German Parliament Paves the Way for Embryonic Stem Cell Research

- Tade Matthias Spranger, Ph. D.
Research Fellow, University of Bonn,
Institute for Public Law (Dept. Administrative Law),
Adenauerallee 24-42, 53113 Bonn, Germany
E-mail: t.spranger@uni-bonn.de
Eubios Journal of Asian and International Bioethics 12 (2002), 63-4.


Human Stem Cell research, i. e. research on cells which possess the capacity to differentiate into cells of different degrees of specialisation, is one of the most promising fields of modern medicine. However, in many countries, the legal status of stem cells remains uncertain. Last year, President Bush of the United States voted for a public funding of research on existing stem cell lines. As a result, private programmes are not restricted in any way, although opponents insist on their point of view, according to which any kind of embryonic stem cell research leads to a violation of human rights, especially human dignity. In December 2001, the Ethics Committee of the Japan Society of Obstetrics and Gynecology approved a revision to its guidelines to allow the use of supernumerary fertilized eggs to obtain stem cells. Israel allows human stem cell research too, as the Jewish religion does not qualify stem cells and embryos as human beings.

Now, on 30 January 2002, after the so-called Study Commission on Law and Ethics in Modern Medicine as an interface between politics and science submitted its first report on the issue (1), the German Parliament (Bundestag) made its decision on stem cell research. In a free vote, the Members of Parliament had a choice of three inter-fractional motions.

The first proposal (2) aimed at a total ban of production and import of human embryonic stem cells and called for an improved promotion of "ethically harmless" alternatives, i. e. research on adult stem cells or animal stem cells.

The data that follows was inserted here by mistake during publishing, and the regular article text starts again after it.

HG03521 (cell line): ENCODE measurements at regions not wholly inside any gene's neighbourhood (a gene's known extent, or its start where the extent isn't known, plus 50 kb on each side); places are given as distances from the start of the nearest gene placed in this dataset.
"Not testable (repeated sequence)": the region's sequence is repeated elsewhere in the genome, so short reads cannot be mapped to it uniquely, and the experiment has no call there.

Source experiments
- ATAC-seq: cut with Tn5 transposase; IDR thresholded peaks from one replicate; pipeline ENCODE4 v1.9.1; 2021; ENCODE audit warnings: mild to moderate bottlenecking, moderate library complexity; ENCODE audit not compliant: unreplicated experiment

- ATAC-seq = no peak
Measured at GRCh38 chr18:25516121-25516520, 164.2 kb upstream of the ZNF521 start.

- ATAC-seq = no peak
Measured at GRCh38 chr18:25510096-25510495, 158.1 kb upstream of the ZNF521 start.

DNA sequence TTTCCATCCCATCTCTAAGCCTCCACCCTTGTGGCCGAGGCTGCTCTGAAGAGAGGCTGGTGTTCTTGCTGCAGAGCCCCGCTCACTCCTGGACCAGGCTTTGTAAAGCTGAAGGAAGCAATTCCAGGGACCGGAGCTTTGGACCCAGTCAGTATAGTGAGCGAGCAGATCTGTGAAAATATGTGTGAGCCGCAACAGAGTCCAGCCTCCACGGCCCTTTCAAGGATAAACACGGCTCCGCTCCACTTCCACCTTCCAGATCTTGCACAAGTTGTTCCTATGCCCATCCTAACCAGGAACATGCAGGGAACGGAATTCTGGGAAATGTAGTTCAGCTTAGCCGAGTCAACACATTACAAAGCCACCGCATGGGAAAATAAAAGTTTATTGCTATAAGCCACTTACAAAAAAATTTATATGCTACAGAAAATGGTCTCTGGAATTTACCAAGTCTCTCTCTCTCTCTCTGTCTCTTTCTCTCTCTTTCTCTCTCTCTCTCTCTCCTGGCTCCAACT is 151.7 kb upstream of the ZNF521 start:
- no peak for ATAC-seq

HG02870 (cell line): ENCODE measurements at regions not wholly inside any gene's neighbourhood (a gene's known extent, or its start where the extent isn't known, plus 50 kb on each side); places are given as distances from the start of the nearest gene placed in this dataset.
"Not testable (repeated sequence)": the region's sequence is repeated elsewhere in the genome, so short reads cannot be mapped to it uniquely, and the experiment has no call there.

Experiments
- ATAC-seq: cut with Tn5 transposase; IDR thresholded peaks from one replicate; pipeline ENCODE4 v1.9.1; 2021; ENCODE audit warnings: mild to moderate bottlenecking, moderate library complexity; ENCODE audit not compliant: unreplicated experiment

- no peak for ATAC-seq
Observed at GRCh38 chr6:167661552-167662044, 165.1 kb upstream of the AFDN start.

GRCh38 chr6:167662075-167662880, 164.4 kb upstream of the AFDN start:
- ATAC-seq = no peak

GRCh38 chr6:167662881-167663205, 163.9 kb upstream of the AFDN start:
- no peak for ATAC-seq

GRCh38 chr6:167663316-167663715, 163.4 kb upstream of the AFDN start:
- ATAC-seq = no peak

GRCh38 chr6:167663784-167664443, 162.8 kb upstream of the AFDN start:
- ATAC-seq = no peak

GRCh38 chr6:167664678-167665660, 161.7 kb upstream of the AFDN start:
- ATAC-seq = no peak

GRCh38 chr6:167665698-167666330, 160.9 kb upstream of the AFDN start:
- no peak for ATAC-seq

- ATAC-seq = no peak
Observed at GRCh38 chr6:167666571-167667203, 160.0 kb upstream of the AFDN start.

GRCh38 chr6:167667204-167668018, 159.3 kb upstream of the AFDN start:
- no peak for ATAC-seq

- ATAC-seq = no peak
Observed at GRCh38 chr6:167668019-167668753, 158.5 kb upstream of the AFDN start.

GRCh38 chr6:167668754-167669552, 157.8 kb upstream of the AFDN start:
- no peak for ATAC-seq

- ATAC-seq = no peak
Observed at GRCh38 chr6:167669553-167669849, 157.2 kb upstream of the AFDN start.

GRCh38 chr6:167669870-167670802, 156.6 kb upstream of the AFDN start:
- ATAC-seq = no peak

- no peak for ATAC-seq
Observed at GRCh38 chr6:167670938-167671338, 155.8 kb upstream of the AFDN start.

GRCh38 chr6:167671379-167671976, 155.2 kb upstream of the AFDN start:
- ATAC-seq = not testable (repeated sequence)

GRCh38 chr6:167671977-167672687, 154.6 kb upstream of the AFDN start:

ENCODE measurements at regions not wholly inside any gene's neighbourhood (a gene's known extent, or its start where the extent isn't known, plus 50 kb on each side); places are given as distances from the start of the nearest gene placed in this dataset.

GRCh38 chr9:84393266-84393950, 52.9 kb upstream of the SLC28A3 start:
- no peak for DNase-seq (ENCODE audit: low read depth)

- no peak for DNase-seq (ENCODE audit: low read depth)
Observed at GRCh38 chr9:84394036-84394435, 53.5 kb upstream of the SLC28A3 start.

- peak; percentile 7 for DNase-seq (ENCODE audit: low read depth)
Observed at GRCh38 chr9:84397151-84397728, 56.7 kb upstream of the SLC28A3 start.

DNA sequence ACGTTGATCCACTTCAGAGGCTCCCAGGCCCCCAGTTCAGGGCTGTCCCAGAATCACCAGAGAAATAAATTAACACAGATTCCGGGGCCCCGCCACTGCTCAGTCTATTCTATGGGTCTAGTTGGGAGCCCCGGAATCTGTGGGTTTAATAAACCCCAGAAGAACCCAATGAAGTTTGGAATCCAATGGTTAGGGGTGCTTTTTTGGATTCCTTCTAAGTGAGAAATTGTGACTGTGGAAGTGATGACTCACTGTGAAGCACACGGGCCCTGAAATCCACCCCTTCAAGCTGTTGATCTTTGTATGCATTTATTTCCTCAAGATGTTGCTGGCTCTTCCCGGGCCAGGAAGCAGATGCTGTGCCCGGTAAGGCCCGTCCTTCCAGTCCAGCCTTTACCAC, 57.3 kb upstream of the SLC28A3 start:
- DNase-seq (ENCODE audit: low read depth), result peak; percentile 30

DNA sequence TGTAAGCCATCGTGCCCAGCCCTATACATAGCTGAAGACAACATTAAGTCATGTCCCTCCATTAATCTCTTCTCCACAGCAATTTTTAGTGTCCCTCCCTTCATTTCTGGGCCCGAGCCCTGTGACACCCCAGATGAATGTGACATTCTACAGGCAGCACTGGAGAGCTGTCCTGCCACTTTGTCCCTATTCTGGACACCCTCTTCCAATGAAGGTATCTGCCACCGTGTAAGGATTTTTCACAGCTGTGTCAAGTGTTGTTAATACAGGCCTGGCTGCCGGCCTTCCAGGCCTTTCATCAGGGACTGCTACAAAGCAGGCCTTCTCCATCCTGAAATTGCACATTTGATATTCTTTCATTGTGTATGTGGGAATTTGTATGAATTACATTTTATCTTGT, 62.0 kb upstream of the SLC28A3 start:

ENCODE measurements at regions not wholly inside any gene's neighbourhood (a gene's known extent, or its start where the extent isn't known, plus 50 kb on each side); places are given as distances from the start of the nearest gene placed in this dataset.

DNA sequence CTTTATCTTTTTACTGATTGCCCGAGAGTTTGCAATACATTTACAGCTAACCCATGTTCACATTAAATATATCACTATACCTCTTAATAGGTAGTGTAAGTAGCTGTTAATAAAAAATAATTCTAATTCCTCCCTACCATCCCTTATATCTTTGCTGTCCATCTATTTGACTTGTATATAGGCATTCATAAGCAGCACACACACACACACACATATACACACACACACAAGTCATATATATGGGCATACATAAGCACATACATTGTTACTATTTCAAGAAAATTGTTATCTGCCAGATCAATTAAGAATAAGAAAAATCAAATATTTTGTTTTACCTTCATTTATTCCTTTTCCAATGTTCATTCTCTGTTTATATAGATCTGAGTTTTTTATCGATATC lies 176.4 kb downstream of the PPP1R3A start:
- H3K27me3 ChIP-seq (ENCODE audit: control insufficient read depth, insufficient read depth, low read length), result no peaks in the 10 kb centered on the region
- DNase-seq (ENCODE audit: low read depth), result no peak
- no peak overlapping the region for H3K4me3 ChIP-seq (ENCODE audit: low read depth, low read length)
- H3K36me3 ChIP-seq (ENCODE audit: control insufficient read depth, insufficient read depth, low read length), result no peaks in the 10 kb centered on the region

The second draft (3) followed a conciliatory approach. In general, it emphasized the therapeutic potential of human stem cell research. Nevertheless, as the end does not justify any means, the prohibition of the production of human embryos to obtain stem cells should maintain. On the other hand, the import of human embryonic stem cells should be allowed as an exception if the following six requirements are fulfilled: A lack of research alternatives (e. g. research on adult stem cells) calls for an import of embryonic stem cells; the import is restricted to stem cell lines which already exist; the embryoLs parentsL informed consent must be obtained; the research purposes must be high-ranking; the ethical acceptance has to be examined by a high-level ethical committee; an authorizing authority must license the import.

The third motion (4) underlined the freedom of science and the interest of future generationsL in the development of new medical treatments. Therefore, the import of embryonic stem cells for research projects examined by a scientific and ethics committee should be allowed. In case that research on imported stem cells does not lead to the expected progress, the legislator should take additional measures into consideration.

On the first ballot, none of the three proposals achieved the necessary majority: 263 MPs called for a total ban, 226 MPs - including Chancellor Schrˆder - supported the mediatory approach, and only 106 MPs favoured an unrestricted import. On the second ballot, the third motion dropped out and majorities changed. 340 representatives pleaded for the possibility of a restricted import, 265 delegates voted for an absolute ban. The prevailing point of view serves as a draft bill. The new law regulates public research as well as private research projects and shall be enacted within the next few months.